What is your definition of writing Heaven? And writing Hell? 

I’m tempted to say, endless time to write – and the opposite! On a more practical, yet extremely important, level, having a publisher who really believes in and cares about you as a writer, and is prepared to show long-term commitment has to be pretty heavenly.

How do you relax? 

I enjoy watching soccer and cricket (except when my teams are losing), reading, watching films, and listening to music. I also rather like wandering round gardens when I ought to be working in my own. As for travel, relaxing on the deck of a cruise ship as it sails towards or from some beautiful island like Santorini or Madeira is wonderfully therapeutic, and I’d like to do a bit more of that in the future.

Favourite news media: old (print) or new (electronic)? 

Increasingly, I am resorting to the online versions of those broadsheets that don’t have a paywall.

What book(s) are you reading at the moment? 

A translation by my wife of Les Magiciennes by Boileau and Narcejac, and Highsmith by Marijane Meaker.

Which new(ish) writer have you most enjoyed reading recently? 

I really enjoyed Belinda Bauer’s debut Blacklands. Novels about serial killers are two-a-penny, but this was a new take on a tired old concept.

‘Desert Island’ films, plays and/or music? 

Body Heat, One Flew Over the Cuckoo’s Nest, Don’t Look Now, The Real Inspector Hound, Death of a Salesman, The Caretaker, pretty much anything written by Burt Bacharach, John Barry or Paul Simon. My all-time favourite song is Walk on By (the Dionne Warwick version, not The Strangers’…)

A favourite book shop? 

Poisoned Pen, in Scottsdale, Arizona. Plus many new and second hand bookshops in the UK – it would be invidious to choose between them.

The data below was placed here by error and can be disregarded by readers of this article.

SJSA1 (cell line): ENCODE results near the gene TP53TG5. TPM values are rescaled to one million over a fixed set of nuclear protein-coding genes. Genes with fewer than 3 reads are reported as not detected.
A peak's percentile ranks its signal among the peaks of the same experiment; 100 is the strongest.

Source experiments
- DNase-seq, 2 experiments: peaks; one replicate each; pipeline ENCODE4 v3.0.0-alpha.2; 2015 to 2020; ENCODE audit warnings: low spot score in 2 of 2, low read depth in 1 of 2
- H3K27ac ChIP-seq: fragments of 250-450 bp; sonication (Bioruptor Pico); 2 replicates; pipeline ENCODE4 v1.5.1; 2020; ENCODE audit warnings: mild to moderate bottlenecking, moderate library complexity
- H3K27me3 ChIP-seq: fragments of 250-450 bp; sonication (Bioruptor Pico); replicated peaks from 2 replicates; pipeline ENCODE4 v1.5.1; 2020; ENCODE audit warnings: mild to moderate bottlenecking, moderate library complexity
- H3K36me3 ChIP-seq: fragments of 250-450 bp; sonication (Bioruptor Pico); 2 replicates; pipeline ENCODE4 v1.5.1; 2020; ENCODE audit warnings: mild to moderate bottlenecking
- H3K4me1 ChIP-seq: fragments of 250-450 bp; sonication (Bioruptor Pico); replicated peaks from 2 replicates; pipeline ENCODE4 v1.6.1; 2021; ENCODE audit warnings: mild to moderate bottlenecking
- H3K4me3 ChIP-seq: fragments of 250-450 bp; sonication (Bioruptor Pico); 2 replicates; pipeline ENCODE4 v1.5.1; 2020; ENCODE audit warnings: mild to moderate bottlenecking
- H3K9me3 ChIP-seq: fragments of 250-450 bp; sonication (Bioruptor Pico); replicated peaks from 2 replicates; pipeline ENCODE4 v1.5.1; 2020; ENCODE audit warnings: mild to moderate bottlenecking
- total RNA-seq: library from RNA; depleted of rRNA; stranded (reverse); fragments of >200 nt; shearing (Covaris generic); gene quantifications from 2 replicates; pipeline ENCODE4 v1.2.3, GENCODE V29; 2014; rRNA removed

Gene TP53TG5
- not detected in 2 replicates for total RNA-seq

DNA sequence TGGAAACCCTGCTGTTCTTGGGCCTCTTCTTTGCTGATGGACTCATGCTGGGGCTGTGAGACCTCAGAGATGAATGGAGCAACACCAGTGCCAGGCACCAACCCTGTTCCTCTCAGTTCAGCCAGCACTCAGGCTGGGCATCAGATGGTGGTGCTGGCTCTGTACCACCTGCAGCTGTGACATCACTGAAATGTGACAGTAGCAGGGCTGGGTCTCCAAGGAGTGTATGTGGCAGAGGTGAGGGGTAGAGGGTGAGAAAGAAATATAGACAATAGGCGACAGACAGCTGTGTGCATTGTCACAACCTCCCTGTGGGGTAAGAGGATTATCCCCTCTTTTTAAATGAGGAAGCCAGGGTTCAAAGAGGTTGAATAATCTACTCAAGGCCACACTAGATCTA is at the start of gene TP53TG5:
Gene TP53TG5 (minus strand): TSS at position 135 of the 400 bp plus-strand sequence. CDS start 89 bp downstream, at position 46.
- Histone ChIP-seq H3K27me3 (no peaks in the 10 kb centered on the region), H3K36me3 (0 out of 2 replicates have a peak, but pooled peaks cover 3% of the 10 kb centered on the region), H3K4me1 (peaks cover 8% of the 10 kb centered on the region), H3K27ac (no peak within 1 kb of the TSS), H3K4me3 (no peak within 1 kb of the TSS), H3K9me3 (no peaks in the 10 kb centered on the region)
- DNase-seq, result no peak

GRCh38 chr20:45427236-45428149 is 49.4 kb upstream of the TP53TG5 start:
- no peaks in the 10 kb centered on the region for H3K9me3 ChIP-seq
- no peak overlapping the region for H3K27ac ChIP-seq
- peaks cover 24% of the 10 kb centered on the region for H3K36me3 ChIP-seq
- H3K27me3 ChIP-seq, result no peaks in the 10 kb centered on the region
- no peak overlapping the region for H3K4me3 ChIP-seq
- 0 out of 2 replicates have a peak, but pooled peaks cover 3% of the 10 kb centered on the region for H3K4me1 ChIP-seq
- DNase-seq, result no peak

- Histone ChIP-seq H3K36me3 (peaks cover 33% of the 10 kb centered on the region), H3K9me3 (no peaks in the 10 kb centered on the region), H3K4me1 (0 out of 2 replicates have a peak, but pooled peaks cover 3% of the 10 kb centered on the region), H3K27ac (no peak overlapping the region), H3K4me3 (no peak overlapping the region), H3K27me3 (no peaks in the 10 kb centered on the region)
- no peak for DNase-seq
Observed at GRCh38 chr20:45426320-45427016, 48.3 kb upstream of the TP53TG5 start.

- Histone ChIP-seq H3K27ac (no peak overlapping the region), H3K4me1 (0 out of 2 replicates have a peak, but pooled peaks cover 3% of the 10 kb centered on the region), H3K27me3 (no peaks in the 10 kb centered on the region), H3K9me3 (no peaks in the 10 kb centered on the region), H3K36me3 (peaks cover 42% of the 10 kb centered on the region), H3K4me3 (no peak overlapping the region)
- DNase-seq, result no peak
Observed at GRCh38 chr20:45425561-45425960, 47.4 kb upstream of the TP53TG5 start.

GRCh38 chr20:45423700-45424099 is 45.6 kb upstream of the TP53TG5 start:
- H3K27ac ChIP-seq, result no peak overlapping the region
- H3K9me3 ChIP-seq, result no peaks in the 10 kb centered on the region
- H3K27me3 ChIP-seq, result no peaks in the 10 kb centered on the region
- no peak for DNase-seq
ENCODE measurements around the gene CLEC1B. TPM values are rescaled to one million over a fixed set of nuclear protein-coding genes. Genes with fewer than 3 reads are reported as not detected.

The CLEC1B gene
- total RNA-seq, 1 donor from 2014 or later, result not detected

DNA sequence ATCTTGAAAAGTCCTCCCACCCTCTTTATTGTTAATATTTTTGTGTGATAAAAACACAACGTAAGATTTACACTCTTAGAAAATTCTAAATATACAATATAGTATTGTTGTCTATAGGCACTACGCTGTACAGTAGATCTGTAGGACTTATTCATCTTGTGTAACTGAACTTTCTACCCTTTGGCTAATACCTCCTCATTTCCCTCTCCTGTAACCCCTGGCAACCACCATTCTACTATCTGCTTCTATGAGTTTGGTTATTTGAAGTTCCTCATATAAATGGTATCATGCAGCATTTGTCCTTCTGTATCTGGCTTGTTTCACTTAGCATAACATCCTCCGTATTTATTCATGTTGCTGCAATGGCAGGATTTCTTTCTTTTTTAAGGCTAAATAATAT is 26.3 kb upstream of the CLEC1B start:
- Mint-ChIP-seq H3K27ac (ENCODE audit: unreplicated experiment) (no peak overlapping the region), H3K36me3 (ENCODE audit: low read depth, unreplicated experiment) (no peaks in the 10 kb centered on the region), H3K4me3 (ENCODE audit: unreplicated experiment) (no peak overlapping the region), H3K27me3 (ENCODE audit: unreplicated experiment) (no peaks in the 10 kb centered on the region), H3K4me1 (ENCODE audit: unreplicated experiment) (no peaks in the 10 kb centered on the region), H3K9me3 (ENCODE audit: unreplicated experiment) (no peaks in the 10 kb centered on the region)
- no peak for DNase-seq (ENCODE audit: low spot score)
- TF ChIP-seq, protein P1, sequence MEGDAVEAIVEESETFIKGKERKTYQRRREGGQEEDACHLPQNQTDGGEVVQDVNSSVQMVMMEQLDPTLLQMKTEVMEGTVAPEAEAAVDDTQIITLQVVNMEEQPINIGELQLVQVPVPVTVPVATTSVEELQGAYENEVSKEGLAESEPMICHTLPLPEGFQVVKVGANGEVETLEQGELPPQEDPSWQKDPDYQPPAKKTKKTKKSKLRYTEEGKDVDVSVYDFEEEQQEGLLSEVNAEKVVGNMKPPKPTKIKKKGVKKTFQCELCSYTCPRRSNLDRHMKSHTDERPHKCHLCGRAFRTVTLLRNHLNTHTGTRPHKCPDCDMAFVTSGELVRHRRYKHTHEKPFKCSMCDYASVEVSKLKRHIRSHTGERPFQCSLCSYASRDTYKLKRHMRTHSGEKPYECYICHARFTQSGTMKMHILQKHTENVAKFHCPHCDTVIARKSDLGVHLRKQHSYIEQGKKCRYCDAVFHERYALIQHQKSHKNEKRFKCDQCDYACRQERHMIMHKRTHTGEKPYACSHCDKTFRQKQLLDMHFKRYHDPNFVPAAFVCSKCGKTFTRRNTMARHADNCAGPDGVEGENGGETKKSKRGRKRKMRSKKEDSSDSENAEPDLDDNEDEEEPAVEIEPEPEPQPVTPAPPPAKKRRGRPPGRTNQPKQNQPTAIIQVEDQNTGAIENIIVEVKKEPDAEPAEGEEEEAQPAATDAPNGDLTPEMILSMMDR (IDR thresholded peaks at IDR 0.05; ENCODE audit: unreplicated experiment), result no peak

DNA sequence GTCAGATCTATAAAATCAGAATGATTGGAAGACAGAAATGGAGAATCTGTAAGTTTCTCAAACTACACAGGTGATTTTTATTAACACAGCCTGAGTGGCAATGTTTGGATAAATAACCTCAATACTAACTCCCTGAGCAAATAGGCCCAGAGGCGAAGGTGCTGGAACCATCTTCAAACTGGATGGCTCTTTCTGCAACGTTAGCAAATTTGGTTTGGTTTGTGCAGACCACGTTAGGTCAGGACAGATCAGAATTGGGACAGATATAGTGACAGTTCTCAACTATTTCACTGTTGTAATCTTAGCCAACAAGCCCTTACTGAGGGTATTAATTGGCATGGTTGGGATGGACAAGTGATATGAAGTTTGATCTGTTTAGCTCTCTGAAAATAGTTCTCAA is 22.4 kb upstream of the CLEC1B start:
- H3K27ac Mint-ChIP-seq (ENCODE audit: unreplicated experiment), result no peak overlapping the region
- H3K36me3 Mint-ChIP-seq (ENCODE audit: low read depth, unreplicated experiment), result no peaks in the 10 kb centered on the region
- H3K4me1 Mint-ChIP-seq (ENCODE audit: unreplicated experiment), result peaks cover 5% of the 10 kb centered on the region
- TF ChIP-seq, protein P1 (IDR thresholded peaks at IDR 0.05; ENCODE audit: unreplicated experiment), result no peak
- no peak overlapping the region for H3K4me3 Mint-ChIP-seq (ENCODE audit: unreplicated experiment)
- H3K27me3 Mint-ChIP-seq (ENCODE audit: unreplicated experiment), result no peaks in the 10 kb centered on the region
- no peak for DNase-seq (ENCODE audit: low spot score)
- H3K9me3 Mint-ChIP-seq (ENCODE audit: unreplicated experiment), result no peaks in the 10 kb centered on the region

Are you in favour of the death penalty for murder? 


Which living person do you most admire? 

Burt Bacharach, whose subtle yet instantly accessible music has enriched the lives of countless millions of people, including mine.

Who or what makes you laugh? 

P.G.Wodehouse, Tony Hancock, Monty Python, One Foot in the Grave, the original Reggie Perrin series, FawltyTowers, Outnumbered, and Billy Liar.

What excites you most about contemporary Britain? 

Seeing it through the eyes of my children, who are 21 and 18 respectively, and being reminded that it remains a country of infinite possibilities.

What depresses you most about contemporary Britain? 

My aim is to avoid getting depressed, but I do think there is a tendency to settle for mediocrity instead of striving for excellence. When this happens in education, as it often does with the best of intentions, it amounts to a betrayal of young people. When it happens in business, for instance with “quality standards” and other forms of bureaucracy that have nothing to do with real quality, it explains why our economy is weaker than it could be.

What single thing would most improve the quality of your life? 

Not having to commute to work. So I am starting to scale down my day job and have more time to devote to writing.

Which non-crime book would you most like to have written? 

Lord of the Flies

Which crime novel would you most like to have written? And why? 

Barbara Vine’s A Fatal Inversion, because it so brilliantly integrates plot, character and atmosphere. If you allowed me a second choice, I’d opt for And Then There Were None, because it is superb both in concept and execution.

Which, of your own work to date, is the book which you consider came off best? 

Dancing for the Hangman, a novel about the life of Dr Crippen, told from his point of view. I stayed true to the established facts and tried to use the novelist’s imagination to explain those features of the case that have baffled so many criminologists. I’m rather proud of the novel, and it earned great reviews. It also, I suspect, sold fewer copies than any of my other books. I’m not quite sure what lesson to draw from that – perhaps it’s best not to dwell on it too much!

Reproduced from CADs 63 by kind permission of Bob Cornwell, who put the questions, and editor Geoff Bradley